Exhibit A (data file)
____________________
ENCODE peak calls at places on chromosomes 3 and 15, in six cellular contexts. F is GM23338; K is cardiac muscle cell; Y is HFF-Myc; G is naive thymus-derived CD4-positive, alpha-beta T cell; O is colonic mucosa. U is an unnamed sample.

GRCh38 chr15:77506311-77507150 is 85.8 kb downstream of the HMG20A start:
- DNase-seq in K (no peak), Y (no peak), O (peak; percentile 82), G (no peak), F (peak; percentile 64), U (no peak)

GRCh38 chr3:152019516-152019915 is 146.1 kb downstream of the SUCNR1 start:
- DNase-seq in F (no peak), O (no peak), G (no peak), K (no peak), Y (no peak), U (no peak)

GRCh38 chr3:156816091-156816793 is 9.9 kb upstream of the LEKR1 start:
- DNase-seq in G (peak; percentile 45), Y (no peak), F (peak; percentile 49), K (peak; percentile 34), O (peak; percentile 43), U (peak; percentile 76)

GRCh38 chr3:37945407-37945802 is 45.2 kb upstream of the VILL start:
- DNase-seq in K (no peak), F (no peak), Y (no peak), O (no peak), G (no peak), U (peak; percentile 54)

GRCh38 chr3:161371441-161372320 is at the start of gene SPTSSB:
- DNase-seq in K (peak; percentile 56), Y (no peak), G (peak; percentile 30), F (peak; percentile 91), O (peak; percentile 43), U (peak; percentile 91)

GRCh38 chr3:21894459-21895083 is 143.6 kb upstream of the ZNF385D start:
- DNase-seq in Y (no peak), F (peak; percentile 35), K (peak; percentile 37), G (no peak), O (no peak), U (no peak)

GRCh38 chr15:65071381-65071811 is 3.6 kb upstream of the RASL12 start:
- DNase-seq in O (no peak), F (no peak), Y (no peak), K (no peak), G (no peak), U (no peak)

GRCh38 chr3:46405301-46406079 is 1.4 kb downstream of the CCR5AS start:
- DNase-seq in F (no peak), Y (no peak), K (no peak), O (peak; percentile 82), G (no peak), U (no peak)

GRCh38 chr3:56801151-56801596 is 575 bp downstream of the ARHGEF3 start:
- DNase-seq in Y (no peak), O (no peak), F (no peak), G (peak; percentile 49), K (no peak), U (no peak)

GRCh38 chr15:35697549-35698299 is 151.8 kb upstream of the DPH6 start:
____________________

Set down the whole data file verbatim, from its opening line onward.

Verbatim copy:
ENCODE peak calls at places on chromosomes 3 and 15, in six cellular contexts. F is GM23338; K is cardiac muscle cell; Y is HFF-Myc; G is naive thymus-derived CD4-positive, alpha-beta T cell; O is colonic mucosa. U is an unnamed sample.

GRCh38 chr15:77506311-77507150 is 85.8 kb downstream of the HMG20A start:
- DNase-seq in K (no peak), Y (no peak), O (peak; percentile 82), G (no peak), F (peak; percentile 64), U (no peak)

GRCh38 chr3:152019516-152019915 is 146.1 kb downstream of the SUCNR1 start:
- DNase-seq in F (no peak), O (no peak), G (no peak), K (no peak), Y (no peak), U (no peak)

GRCh38 chr3:156816091-156816793 is 9.9 kb upstream of the LEKR1 start:
- DNase-seq in G (peak; percentile 45), Y (no peak), F (peak; percentile 49), K (peak; percentile 34), O (peak; percentile 43), U (peak; percentile 76)

GRCh38 chr3:37945407-37945802 is 45.2 kb upstream of the VILL start:
- DNase-seq in K (no peak), F (no peak), Y (no peak), O (no peak), G (no peak), U (peak; percentile 54)

GRCh38 chr3:161371441-161372320 is at the start of gene SPTSSB:
- DNase-seq in K (peak; percentile 56), Y (no peak), G (peak; percentile 30), F (peak; percentile 91), O (peak; percentile 43), U (peak; percentile 91)

GRCh38 chr3:21894459-21895083 is 143.6 kb upstream of the ZNF385D start:
- DNase-seq in Y (no peak), F (peak; percentile 35), K (peak; percentile 37), G (no peak), O (no peak), U (no peak)

GRCh38 chr15:65071381-65071811 is 3.6 kb upstream of the RASL12 start:
- DNase-seq in O (no peak), F (no peak), Y (no peak), K (no peak), G (no peak), U (no peak)

GRCh38 chr3:46405301-46406079 is 1.4 kb downstream of the CCR5AS start:
- DNase-seq in F (no peak), Y (no peak), K (no peak), O (peak; percentile 82), G (no peak), U (no peak)

GRCh38 chr3:56801151-56801596 is 575 bp downstream of the ARHGEF3 start:
- DNase-seq in Y (no peak), O (no peak), F (no peak), G (peak; percentile 49), K (no peak), U (no peak)

GRCh38 chr15:35697549-35698299 is 151.8 kb upstream of the DPH6 start: